This is The Morning Shift, our one-stop daily roundup of all the auto news that's actually important — all in one place every weekday morning. Or, you could spend all day waiting for other sites to parse it out to you one story at a time. Isn't your time more important?
1st Gear: But Still Selling Millions Of Cars, Because China
Japanese automakers don't quite have the cachet they once did in China after a sea of rising Chinese nationalism and a dispute over some islands of possible strategic importance turned that country's more persuadable citizens against the island nation.
Toyota, Nissan, and Honda all missed their sales targets after a year that saw the slowest growth for Japanese automakers in 24 years, as Bloomberg reports.
The winners? Ze Germans, who are all growing. Volvo, also, is reaping all the benefits as it is now a Chinese-Swedish company. The Americans are also growing rapidly, with GM continuing to dominate and Ford outpacing Toyota with 19% year-over-year growth.
Chinese buys so many cars that even the people who are slowly growing are still growing.
2nd Gear: Porsche To Sell 200,000 Cars This Year
Porsche. It's like a real car company.
When VW's Martin Winterkorn made all of his many divisions announce these crazy sales goals he irked more than a few employees, but it seems to have worked with Porsche, which is now on its way towards 200,000 sales next year as was their goal.
Hell, they're almost there.
Sales in December surged 39 percent from a year earlier to 20,644 sports cars and sport-utility vehicles (SUVs), boosting full-year deliveries to a record 189,849, Porsche said on Thursday. That marked a 17 percent gain on 2013 levels.
More than two-thirds of Porsche models sold are SUVs, thanks to its new Macan model which hit dealerships last April, sales data showed.
And the real kicker: Even with all those SUV sales none of their sports cars are demonstrably worse. I'd argue that Porsche sports cars are generally better.
3rd Gear: Lincoln v. Cadillac
If you ask any smart person which domestic luxury car brand they'd like to be in charge of they'd say Cadillac. It's not without its problems, but it's got the best product and the best rep right now.
But maybe that's backwards thinking? I like the way Alisa Priddle put it this morning:
Cadillac chief Johan de Nysschen is the hare. He has big plans including moving headquarters to New York, operating the brand as a separate division financially and spending $3 billion on vehicles and powertrains by 2020 in pursuit of global sales of 500,000.
Lincoln's new chief, Kumar Galhotra, is the tortoise. He made the surprise announcement of two additional new vehicles being added to the four others being doled out one a year.
Lincoln plans to spend $2.5 billion over the next five years on product development and grow sales to about 300,000 by 2020, with a heavy reliance on the China market it entered last year. But Galhotra and his plans are low-key compared to the bombastic Cadillac chief.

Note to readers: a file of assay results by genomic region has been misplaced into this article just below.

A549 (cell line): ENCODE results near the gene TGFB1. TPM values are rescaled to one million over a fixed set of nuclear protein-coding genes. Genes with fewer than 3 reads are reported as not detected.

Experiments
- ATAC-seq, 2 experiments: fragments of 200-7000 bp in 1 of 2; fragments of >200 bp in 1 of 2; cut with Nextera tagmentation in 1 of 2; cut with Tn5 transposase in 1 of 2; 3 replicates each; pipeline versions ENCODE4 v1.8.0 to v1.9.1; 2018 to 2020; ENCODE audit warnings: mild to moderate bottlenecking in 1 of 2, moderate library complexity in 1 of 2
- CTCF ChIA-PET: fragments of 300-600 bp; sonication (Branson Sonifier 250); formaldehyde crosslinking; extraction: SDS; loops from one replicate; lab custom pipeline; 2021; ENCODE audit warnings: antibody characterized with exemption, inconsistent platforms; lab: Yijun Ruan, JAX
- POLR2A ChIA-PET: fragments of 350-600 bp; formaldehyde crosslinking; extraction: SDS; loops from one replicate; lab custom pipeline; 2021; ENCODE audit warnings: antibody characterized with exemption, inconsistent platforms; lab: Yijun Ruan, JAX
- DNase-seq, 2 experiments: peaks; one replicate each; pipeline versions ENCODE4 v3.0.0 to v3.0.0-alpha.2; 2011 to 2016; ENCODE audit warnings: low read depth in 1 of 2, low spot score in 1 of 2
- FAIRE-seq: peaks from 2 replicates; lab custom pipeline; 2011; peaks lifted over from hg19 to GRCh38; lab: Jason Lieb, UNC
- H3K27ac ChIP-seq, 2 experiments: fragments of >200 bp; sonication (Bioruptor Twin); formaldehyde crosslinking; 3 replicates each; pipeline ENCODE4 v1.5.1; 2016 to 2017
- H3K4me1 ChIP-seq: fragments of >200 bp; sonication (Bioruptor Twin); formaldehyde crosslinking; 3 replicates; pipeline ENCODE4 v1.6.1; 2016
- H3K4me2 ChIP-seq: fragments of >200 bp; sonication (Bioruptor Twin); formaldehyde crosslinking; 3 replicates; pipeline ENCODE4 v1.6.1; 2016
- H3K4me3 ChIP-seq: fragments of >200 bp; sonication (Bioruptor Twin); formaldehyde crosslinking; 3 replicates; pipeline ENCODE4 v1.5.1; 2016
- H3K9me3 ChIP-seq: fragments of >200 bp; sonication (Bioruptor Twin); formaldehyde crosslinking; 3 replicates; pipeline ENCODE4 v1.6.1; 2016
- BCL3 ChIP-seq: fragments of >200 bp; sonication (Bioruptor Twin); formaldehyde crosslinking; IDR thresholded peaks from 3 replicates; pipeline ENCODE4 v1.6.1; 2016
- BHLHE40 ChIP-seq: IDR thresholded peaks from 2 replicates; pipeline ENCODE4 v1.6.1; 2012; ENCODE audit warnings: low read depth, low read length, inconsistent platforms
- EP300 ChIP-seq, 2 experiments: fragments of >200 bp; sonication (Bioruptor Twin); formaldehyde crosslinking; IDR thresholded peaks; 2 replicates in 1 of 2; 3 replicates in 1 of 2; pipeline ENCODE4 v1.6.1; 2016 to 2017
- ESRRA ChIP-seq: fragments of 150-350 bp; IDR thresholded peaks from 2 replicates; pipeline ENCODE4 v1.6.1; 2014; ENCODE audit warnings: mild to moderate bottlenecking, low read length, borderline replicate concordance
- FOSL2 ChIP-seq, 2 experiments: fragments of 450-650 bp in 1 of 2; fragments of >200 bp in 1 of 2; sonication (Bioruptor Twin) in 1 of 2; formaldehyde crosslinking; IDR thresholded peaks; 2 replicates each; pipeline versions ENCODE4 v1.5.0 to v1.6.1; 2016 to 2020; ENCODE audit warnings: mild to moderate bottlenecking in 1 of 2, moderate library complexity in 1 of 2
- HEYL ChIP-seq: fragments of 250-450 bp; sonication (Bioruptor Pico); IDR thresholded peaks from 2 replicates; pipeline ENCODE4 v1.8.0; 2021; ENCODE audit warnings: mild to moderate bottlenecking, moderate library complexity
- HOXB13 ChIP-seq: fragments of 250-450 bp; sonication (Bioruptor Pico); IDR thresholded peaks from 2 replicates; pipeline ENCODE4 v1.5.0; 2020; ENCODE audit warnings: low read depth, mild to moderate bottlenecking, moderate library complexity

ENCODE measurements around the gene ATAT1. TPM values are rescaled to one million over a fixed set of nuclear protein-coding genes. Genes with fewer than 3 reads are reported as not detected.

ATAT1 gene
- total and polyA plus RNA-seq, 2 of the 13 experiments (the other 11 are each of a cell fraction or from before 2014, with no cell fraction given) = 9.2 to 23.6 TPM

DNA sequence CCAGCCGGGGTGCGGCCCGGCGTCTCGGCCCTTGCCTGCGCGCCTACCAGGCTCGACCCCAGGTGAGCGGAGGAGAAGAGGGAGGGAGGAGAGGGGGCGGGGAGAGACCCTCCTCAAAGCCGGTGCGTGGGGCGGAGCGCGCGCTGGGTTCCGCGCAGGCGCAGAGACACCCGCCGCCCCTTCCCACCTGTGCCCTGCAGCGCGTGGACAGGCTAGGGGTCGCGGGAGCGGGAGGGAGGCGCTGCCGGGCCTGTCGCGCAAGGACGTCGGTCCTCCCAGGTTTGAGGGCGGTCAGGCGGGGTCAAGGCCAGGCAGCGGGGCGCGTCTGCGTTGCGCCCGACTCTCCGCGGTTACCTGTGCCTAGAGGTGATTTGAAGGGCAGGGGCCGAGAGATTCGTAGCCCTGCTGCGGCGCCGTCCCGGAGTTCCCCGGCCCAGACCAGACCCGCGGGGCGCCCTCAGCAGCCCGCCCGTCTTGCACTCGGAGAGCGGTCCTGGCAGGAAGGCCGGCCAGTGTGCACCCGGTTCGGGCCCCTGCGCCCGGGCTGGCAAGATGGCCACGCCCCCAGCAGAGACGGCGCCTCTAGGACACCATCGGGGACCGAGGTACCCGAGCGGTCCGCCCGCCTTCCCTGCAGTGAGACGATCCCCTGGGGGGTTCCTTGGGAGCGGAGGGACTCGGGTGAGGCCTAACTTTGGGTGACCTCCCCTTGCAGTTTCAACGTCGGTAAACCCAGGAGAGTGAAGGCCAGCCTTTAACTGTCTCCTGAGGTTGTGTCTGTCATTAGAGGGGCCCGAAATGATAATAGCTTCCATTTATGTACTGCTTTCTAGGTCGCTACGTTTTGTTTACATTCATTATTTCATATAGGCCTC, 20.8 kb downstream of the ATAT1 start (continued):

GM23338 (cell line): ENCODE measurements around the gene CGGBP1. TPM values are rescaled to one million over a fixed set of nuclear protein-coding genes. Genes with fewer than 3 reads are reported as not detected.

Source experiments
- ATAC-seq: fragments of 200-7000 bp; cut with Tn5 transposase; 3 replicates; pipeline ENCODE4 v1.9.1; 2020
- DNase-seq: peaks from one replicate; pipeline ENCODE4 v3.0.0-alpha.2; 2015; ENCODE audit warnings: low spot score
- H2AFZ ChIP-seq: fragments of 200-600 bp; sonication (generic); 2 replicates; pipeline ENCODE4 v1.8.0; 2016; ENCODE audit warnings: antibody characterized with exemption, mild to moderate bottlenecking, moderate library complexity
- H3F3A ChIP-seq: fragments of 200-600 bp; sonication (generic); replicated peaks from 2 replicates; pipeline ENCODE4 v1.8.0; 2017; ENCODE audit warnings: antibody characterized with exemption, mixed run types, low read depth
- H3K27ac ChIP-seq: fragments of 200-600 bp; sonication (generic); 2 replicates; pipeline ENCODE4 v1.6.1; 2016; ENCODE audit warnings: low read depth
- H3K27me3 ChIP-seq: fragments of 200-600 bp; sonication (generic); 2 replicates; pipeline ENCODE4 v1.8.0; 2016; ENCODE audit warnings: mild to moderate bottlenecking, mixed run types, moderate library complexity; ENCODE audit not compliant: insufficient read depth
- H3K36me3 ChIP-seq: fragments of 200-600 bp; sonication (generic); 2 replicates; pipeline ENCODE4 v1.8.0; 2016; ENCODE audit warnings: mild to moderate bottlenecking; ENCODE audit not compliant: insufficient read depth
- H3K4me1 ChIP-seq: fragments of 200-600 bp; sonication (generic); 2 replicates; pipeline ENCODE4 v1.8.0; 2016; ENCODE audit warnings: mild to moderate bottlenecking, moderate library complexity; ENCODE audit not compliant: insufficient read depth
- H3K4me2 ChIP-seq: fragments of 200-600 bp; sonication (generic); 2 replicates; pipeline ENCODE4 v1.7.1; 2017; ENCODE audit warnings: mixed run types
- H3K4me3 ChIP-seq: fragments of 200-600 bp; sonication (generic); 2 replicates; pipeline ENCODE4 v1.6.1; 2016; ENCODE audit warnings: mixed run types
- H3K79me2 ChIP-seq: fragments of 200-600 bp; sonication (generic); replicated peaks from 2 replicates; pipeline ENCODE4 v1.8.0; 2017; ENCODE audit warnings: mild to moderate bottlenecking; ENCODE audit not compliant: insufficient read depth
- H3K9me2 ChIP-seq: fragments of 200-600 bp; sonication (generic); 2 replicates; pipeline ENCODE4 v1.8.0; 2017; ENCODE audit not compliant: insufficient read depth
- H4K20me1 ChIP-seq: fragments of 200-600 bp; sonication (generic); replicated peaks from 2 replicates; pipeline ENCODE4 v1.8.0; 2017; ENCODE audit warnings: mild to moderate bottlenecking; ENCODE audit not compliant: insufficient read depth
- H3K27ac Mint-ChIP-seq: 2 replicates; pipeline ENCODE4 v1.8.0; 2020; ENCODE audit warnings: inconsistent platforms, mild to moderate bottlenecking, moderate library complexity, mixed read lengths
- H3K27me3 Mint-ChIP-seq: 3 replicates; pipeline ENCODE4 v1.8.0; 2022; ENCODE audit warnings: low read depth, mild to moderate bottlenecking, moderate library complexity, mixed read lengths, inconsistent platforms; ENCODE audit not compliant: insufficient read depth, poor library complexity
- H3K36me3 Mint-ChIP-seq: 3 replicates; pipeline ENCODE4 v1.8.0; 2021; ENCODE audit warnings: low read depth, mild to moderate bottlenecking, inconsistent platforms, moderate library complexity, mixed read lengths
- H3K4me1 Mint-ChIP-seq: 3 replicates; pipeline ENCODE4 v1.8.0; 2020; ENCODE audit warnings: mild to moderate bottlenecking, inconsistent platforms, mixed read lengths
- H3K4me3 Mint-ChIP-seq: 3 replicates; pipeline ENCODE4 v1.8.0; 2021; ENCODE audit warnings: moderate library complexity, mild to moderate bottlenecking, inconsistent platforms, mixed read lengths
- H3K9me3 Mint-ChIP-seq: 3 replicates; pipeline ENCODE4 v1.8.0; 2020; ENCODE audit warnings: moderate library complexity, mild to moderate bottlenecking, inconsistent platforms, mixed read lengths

To be fair, John Cena high on PCP is "low-key" compared to de Nysschen.
4th Gear: Mark LaNeve Winds Up At Ford
Former GM exec Mark LaNeve is now at Ford as the company reorganizes its C-suite following Mark Fields' ascent to the top job. John Felice, who held the job previously, apparently "elected to retire" after 30 years with the automaker. At 55. We should all be so "lucky."
Felice’s departure follows a year in which Ford’s U.S. market share dropped a full point to 14.9 percent, the lowest level since 2008. Ford sales fell 0.6 percent in 2014 — a drop it blamed largely on the changeover to the newest version of its F-150 pickup —vs. a 7 percent gain for the rest of the industry.
GM’s sales and market share declined significantly during LaNeve’s five-year tenure as its North American sales and marketing chief, though that slide began long before his arrival. He worked closely with sales analyst Paul Ballew, whom Ford hired in December as its chief data and analytics officer.
At Allstate, LaNeve helped create the well-known “Mayhem” advertising campaign.
To LaNeve's credit, he was there at a time when GM's products particularly sucked.
5th Gear: The Aluminum Thing Is Happening
I feel like this WSJ article is like the 900th on the topic of aluminum-in-cars-is-super-happening-everyone, but there's probably a good reason for that and here's the key bit:
Amsterdam-based Constellium, a spinoff of Rio Tinto PLC’s Alcan unit, expects demand for sheet aluminum from the U.S. auto industry to grow to 1 million tons a year by 2020, from 100,000 tons a year now. It sees an increase to 600,000 tons from 200,000 tons in Europe over the same period.
There are only four companies with operations in the U.S. that can supply the aluminum sheet Detroit needs: Alcoa Inc., Novelis Inc., Logan Aluminum Inc. and Constellium. There is so much demand for their metal that they are already getting auto makers to accept seven-year and longer contracts.
You don't commit to seven-year contracts for cars you aren't building. Aluminum is the new steal.
Reverse: A Tragedy
On this day in 1916 Rembrandt Bugatti, a sculptor and younger brother of Italian auto designer and manufacturer Ettore Bugatti, commits suicide at the age of 31.
Neutral: Have SUV Sales Hurt Porsche? Or helped?
Photo Credit: Getty Images